Sunday, November 23, 2008

Global Food & Agriculture Memo: Will Parts of the Underdeveloped World Become the New Breadbaskets for Companies and Nations in the Developed World?

The practice of tenant farming primarily by family farmers was a common practice in the United States and elsewhere in the western more-developed world until the Dust Bowl years and the Great Depression of the 1930's, which when over ushered in what we see today as modern family-owned farming and corporate agribusiness in the west.

The tenant farming practice (also referred to as sharecropping, which in the U.S. was a common practice during the long period of slavery but also included poor whites), in which farmers rent land from landowners and then share a major portion of the profits from the sale of their crops with the landowners, still goes on in parts of the underdeveloped world. However, in nearly all of these situations the landowners, who reap the majority of the benefits from the arrangement, and the farmers, who are poor and willing to crow crops on land they don't own because they basically have no alternative, are local landlords and poor folks living in the countries where this practice continues today.

This practice, which most people would like to eliminate altogether and replace by giving the tenant farmers in these underdeveloped countries a helping hand to buy the land they work, is making a major comeback though -- but in a corporate way, including the new landowners being corporations and even nation's (Kingdoms mostly) based far away from the underdeveloped countries where the practice is starting to occur.

For example, South Korea's Daewoo Logistics this week announced it had negotiated a 99-year lease on some 3.2 million acres of farmland on the dirt-poor tropical island of Madagascar, off southern Africa's Indian Ocean coast. That's nearly half of Madagascar's arable land, according to the U.N.'s Food and Agricultural Organization, and Daewoo plans to put about three quarters of it under corn. The remainder will be used to produce palm oil - a key commodity for the global biofuels market, according to a story in Time magazine today.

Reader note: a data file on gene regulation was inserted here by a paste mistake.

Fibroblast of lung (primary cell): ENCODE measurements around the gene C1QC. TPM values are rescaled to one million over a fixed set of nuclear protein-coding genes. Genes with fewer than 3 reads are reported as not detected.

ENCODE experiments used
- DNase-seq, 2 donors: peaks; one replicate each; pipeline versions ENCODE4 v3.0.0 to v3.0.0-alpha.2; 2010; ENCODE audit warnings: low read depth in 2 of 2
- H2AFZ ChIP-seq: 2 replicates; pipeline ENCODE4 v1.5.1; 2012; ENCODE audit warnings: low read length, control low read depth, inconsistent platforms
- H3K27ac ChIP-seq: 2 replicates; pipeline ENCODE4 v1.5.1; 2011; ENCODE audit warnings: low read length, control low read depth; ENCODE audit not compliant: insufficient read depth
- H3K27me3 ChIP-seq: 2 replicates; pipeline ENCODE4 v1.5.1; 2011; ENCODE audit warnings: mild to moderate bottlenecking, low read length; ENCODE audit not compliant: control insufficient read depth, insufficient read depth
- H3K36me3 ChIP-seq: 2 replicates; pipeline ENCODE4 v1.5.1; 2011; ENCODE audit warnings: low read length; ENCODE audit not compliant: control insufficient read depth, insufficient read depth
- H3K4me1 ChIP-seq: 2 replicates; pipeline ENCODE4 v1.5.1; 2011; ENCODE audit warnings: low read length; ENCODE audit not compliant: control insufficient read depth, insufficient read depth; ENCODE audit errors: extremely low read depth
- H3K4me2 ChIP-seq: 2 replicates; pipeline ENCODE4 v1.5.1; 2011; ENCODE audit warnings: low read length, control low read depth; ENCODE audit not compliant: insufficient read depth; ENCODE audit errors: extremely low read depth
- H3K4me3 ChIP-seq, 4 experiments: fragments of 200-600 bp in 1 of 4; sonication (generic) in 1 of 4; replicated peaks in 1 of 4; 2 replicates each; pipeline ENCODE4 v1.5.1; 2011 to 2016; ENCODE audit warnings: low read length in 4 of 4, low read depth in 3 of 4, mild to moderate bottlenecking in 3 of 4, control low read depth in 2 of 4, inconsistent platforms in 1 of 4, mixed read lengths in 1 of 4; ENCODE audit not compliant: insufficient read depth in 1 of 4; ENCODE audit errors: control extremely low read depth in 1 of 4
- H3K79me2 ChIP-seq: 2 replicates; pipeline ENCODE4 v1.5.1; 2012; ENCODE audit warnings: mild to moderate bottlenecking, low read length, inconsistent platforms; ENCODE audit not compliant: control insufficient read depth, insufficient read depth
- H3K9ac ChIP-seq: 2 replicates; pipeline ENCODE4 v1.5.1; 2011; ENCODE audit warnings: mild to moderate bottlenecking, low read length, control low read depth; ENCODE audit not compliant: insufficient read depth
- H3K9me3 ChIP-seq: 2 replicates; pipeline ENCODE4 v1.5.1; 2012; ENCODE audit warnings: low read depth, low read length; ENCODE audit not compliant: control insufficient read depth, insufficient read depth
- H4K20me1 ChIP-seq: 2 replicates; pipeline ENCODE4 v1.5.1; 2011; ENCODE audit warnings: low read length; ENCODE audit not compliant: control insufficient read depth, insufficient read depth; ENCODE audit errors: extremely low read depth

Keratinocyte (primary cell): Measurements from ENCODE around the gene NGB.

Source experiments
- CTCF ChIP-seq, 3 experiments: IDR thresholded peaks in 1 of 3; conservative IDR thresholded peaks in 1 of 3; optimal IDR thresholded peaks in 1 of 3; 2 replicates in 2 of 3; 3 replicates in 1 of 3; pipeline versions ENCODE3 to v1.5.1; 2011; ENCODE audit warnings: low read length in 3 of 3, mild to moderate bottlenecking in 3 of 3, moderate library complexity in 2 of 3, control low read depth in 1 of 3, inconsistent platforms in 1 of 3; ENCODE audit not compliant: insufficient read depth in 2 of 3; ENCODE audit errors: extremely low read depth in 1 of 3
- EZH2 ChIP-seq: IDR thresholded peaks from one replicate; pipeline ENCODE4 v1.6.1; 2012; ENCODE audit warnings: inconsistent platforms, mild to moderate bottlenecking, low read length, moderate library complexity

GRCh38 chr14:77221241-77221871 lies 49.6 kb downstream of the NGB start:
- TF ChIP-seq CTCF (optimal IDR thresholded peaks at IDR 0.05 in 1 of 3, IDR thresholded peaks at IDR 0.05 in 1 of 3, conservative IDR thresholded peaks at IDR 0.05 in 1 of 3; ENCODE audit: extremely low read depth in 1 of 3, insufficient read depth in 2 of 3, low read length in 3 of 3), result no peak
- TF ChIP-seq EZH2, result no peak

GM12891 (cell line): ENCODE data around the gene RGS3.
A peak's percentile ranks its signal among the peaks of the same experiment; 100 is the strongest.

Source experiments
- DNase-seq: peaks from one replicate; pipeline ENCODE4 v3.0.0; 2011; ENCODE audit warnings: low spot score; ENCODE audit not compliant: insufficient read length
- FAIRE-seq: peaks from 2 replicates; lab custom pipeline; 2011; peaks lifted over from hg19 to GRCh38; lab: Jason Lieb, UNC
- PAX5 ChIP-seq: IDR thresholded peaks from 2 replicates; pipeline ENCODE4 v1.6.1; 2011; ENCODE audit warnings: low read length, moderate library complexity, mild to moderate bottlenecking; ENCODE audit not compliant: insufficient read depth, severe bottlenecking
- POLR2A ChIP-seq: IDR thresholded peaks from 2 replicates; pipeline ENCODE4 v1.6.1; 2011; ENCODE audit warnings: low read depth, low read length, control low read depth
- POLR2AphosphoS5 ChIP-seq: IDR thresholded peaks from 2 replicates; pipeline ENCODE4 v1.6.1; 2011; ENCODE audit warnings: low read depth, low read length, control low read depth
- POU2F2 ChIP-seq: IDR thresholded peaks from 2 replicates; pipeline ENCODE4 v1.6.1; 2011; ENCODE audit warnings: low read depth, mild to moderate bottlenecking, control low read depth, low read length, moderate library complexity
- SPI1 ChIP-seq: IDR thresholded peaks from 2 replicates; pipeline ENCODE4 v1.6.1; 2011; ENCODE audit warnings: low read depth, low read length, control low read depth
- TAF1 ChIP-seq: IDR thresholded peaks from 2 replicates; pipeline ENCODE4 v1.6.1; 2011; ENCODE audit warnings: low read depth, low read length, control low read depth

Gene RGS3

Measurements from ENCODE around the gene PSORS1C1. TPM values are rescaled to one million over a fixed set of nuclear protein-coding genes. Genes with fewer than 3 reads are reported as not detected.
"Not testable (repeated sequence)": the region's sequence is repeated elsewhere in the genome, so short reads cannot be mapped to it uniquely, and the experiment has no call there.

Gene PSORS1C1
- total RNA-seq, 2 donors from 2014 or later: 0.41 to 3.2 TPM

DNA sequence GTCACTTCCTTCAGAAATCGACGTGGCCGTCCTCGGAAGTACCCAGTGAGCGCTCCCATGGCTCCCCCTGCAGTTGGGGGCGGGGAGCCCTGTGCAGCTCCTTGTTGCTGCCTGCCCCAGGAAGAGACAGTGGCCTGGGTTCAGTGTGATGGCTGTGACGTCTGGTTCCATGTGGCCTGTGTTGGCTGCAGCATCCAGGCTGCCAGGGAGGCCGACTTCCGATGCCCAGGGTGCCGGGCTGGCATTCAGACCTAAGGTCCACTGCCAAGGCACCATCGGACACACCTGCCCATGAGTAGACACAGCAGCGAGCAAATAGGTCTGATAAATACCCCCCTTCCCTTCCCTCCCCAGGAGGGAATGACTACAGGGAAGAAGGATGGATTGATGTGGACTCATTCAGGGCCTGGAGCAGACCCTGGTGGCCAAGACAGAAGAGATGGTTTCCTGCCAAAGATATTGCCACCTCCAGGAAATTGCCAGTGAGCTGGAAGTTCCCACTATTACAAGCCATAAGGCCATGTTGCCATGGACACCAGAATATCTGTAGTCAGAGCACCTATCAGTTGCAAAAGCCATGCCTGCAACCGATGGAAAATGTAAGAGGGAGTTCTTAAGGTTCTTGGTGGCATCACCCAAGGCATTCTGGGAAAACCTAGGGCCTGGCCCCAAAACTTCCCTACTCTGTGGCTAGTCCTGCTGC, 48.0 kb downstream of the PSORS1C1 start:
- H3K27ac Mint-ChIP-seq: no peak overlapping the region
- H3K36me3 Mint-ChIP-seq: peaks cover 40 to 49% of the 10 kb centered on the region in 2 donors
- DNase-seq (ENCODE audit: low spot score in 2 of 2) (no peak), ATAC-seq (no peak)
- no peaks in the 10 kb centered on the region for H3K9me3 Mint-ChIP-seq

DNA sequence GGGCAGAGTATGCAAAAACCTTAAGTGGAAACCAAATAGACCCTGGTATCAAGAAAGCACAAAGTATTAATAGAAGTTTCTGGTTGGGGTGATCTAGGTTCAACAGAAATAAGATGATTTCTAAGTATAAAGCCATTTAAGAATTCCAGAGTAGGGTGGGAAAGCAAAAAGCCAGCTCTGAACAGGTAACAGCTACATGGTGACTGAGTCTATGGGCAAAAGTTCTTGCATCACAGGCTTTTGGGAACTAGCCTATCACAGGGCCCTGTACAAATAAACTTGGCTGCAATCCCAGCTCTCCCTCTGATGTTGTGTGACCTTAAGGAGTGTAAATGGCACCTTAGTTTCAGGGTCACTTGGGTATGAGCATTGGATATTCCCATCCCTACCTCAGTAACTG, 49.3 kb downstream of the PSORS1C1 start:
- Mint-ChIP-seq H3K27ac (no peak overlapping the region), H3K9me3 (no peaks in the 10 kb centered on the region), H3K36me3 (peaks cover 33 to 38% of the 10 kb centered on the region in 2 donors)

According to the piece in, 'A Daewoo manager, Hong Jong-wan, told the Financial Times newspaper recently that the crops would "ensure our food security," and would use "totally undeveloped land which had been left untouched."' 'Land is scarce and expensive in South Korea, which makes it the world's third-largest importer of corn. Daewoo says the Madagascar land will be leased for a price of around $12 an acre, which is a fraction of the price for farmland in the corporation's home country,' according to Time.

South Korea's Daewoo, a huge conglomerate which might be best known for the automobiles of the same name, isn't the only entity looking to acquire mass-acreage outside its own nation to grow and then export food back to the country where the company is based.

Time magazine reports in today's article that 'Africa's fertile soil certainly appeals to the countries of the oil-rich Persian Gulf, whose vast deserts force them to import most of their food.'

"The Gulf states have an incredible surplus to invest and now that the old economies are facing recession they are looking at Africa," says Marie Bos, an analyst at the Gulf Research Center in Dubai. 'Although such wealthy countries as South Korea and the Gulf states are easily able to pay for food imports, this turmoil on global food markets may have increased the incentive for food-importing countries to secure their own sources of supply,' writes Vivenne Walt in Time.

Read the full article, "The Breadbasket of South Korea: Madagascar," from today's here.